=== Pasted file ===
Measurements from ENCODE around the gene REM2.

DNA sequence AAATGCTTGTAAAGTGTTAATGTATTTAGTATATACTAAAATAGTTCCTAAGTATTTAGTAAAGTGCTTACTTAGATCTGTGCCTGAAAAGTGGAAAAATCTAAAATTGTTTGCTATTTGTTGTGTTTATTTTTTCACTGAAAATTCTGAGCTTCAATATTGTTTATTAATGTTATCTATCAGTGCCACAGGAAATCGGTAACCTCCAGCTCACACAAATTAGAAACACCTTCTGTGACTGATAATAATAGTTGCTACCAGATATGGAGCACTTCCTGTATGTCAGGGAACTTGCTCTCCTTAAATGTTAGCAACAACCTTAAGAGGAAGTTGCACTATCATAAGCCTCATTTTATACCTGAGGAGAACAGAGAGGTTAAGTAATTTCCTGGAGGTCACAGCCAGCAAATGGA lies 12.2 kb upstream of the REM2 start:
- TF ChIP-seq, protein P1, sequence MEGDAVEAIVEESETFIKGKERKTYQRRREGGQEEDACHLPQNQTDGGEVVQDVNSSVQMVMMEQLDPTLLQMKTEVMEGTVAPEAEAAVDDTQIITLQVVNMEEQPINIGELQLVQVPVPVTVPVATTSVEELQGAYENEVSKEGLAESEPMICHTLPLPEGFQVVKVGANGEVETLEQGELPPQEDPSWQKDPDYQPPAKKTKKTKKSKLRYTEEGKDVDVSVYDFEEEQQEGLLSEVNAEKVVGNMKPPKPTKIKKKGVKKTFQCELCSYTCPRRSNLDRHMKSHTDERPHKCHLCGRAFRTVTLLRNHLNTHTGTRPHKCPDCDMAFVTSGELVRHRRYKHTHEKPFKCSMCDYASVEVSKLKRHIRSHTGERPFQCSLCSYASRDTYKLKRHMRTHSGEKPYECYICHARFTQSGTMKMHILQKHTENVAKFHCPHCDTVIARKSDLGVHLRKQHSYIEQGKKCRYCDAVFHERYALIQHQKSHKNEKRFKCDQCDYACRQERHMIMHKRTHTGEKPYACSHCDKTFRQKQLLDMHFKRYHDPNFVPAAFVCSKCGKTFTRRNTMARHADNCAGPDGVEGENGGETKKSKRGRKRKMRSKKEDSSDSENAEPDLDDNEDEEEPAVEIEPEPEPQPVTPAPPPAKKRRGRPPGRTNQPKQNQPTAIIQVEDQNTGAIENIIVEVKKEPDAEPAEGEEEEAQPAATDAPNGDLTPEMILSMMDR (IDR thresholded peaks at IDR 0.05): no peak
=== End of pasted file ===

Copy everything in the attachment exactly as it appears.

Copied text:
Measurements from ENCODE around the gene REM2.

DNA sequence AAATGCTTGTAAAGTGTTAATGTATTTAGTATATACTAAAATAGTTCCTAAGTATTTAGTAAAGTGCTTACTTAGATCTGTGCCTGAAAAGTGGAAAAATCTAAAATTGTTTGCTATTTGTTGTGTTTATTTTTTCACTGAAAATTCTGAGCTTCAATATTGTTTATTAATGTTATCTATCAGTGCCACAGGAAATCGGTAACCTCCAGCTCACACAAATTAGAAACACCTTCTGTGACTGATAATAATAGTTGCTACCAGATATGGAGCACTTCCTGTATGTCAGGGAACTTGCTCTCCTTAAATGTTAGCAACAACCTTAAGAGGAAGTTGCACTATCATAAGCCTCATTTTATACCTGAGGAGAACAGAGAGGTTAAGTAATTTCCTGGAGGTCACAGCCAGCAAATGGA lies 12.2 kb upstream of the REM2 start:
- TF ChIP-seq, protein P1, sequence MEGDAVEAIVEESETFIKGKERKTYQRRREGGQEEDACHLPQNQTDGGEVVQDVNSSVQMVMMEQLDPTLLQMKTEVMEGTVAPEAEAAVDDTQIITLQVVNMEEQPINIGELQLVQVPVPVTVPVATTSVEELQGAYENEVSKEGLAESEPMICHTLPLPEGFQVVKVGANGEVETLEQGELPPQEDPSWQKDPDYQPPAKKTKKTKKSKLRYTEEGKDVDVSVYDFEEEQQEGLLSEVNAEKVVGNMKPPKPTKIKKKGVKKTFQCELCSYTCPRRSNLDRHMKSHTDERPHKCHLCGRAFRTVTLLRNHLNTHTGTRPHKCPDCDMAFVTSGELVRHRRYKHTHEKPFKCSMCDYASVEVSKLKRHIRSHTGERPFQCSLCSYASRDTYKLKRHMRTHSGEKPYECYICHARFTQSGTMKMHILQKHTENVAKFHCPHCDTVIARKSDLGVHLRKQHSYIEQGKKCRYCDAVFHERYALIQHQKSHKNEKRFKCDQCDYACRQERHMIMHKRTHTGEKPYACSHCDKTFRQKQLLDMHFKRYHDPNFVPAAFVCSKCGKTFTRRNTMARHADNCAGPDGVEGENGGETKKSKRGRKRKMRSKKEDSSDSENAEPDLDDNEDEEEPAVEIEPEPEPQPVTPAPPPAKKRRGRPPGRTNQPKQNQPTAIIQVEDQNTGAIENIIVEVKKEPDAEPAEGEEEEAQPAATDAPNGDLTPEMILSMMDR (IDR thresholded peaks at IDR 0.05): no peak